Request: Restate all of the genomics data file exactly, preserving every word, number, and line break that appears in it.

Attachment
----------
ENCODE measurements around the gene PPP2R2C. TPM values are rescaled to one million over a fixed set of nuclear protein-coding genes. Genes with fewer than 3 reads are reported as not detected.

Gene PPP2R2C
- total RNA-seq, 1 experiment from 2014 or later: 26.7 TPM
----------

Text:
ENCODE measurements around the gene PPP2R2C. TPM values are rescaled to one million over a fixed set of nuclear protein-coding genes. Genes with fewer than 3 reads are reported as not detected.

Gene PPP2R2C
- total RNA-seq, 1 experiment from 2014 or later: 26.7 TPM